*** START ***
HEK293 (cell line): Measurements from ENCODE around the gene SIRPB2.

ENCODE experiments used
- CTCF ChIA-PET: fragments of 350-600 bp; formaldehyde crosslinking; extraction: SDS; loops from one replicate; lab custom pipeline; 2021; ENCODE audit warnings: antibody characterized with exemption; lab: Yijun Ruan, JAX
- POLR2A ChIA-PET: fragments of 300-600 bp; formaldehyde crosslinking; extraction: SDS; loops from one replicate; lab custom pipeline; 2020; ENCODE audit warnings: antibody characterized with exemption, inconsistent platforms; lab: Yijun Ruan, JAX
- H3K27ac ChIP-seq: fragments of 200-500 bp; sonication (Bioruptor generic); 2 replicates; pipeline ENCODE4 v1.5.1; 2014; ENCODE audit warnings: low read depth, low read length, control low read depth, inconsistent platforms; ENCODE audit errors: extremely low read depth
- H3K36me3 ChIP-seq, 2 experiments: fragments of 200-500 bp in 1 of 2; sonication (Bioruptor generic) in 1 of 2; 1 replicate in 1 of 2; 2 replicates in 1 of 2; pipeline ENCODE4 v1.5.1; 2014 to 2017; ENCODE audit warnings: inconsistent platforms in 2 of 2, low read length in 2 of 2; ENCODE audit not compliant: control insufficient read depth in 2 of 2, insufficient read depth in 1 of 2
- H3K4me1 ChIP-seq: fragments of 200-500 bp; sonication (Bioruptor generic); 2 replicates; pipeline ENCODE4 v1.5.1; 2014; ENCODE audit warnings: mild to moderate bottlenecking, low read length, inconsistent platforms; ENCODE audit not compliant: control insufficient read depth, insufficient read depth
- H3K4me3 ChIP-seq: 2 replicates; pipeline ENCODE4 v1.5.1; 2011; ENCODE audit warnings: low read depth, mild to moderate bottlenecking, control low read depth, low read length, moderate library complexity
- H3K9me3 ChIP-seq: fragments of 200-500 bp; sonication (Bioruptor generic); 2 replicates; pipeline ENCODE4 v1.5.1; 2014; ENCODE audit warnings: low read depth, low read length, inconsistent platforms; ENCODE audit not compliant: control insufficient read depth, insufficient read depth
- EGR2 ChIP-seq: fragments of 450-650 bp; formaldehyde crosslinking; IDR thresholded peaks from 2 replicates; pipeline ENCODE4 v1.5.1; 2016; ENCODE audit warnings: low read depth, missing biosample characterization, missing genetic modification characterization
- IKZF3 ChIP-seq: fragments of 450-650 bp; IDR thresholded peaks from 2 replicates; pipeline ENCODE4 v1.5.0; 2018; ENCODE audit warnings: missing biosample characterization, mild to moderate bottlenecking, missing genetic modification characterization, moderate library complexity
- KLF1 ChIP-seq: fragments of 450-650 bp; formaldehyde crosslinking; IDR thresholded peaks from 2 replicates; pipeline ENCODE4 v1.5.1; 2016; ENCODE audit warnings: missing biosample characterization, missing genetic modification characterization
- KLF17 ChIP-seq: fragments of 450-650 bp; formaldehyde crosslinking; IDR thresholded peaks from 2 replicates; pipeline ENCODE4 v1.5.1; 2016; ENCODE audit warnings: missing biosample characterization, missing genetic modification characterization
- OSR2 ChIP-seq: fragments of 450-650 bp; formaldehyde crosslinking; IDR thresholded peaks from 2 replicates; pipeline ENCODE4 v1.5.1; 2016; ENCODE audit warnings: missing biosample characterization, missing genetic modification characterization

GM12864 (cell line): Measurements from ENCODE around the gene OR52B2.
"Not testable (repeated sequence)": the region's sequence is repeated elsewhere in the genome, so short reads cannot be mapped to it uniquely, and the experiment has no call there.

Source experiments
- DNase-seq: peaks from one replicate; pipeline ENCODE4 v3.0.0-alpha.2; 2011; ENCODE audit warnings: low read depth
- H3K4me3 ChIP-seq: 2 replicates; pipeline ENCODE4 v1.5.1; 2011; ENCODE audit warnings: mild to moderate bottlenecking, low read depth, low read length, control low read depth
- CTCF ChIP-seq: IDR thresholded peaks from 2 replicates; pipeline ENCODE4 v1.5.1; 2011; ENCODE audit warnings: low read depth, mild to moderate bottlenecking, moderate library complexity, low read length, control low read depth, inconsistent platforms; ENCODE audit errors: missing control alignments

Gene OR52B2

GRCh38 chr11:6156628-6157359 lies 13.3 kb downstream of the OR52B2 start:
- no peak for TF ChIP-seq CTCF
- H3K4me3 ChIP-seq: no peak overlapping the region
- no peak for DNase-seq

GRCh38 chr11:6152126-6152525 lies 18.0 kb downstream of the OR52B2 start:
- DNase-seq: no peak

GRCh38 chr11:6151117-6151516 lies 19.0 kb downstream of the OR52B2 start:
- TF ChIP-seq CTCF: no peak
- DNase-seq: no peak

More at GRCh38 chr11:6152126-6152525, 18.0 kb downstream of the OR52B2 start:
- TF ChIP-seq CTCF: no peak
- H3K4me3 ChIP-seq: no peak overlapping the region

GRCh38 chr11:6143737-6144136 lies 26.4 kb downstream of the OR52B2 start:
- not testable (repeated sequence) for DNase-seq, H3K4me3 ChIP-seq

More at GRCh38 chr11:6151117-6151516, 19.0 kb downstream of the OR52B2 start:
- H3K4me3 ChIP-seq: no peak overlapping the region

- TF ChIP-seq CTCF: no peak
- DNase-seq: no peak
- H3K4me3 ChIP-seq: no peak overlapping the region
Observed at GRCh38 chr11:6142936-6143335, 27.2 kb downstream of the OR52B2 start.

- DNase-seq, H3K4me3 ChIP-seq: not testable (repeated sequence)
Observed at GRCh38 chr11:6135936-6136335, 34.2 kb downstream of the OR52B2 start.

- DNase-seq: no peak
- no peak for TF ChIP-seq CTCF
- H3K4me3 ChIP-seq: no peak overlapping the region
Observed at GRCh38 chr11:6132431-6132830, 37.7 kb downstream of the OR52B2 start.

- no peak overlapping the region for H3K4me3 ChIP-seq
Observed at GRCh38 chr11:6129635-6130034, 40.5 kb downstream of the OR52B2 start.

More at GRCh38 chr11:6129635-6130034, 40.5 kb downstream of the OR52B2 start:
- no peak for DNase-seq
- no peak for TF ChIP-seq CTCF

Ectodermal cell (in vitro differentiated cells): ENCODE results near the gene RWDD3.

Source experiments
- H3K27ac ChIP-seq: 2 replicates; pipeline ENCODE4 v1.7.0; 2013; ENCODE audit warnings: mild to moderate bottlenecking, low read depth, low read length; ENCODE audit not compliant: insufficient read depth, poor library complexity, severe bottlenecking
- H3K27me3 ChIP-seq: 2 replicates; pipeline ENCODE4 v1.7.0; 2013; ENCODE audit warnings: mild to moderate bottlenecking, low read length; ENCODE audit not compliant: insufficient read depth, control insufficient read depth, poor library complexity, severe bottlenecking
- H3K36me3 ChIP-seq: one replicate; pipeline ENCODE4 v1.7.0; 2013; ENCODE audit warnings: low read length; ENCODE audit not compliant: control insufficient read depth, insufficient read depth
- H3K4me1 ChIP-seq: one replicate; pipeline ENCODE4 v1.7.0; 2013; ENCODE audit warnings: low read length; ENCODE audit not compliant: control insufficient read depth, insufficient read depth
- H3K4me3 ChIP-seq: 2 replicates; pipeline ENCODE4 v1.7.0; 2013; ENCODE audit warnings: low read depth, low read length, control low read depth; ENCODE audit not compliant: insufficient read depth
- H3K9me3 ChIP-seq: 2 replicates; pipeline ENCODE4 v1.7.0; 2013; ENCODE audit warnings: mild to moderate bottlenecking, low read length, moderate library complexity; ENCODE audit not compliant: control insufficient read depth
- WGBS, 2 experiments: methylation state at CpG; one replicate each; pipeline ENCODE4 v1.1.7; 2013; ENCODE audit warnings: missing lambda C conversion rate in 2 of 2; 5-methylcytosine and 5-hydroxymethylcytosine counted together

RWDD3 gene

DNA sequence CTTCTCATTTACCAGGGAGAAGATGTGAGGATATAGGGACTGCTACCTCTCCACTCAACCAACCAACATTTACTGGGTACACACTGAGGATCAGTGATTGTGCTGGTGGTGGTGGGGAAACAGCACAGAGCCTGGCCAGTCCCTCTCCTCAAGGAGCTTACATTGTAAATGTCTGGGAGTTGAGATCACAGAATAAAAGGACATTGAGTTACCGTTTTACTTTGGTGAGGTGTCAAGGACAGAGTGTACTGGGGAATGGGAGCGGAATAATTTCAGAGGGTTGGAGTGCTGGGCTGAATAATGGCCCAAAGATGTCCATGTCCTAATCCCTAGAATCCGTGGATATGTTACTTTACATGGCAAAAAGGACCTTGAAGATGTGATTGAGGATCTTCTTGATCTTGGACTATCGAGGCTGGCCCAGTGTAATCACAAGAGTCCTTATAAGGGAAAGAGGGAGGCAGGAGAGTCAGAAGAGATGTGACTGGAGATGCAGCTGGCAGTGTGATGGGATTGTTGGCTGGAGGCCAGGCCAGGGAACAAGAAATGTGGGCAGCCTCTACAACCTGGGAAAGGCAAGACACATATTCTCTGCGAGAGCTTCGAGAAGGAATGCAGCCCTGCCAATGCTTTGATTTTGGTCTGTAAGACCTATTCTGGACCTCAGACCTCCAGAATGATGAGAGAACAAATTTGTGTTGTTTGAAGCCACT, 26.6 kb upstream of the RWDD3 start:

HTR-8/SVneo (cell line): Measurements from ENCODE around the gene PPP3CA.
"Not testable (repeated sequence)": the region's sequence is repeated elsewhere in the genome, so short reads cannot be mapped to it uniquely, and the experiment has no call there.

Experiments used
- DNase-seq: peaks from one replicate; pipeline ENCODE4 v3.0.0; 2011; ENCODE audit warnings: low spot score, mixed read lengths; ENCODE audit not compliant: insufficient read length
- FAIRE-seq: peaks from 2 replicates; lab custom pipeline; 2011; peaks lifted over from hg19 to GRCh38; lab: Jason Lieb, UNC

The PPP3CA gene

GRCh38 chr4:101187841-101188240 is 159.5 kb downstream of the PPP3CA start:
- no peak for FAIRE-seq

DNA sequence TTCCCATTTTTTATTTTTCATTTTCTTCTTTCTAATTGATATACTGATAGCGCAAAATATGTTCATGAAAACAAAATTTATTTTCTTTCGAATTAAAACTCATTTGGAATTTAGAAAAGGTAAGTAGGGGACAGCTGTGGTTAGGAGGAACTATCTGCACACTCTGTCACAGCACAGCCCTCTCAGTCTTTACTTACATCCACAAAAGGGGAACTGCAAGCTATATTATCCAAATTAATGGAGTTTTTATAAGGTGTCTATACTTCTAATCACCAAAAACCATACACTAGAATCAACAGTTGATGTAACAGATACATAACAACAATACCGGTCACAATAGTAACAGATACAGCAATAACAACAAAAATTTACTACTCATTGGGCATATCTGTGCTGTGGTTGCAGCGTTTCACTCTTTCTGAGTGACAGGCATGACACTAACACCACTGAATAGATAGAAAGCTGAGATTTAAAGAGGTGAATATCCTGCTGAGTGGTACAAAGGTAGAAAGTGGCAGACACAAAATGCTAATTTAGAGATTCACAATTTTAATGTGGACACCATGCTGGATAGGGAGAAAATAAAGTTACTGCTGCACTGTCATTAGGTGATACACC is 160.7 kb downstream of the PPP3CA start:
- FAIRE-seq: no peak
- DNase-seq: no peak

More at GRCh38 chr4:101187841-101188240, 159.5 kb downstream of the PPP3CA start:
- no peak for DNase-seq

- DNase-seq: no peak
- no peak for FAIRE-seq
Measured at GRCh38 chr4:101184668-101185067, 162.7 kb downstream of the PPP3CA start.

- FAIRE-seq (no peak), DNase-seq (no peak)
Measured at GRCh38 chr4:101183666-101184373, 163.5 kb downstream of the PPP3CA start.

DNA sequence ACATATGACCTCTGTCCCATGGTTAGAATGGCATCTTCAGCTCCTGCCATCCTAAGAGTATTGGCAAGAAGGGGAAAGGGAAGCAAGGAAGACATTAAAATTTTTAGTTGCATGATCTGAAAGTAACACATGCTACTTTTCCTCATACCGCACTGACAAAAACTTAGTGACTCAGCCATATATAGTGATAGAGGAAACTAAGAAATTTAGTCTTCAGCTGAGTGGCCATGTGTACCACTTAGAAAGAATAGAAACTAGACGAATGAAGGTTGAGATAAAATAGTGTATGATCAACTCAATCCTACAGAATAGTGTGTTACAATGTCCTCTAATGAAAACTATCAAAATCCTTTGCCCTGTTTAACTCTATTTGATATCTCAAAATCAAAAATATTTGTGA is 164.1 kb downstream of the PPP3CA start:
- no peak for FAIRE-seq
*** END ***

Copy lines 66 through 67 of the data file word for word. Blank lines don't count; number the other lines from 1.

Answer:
Experiments used
- DNase-seq: peaks from one replicate; pipeline ENCODE4 v3.0.0; 2011; ENCODE audit warnings: low spot score, mixed read lengths; ENCODE audit not compliant: insufficient read length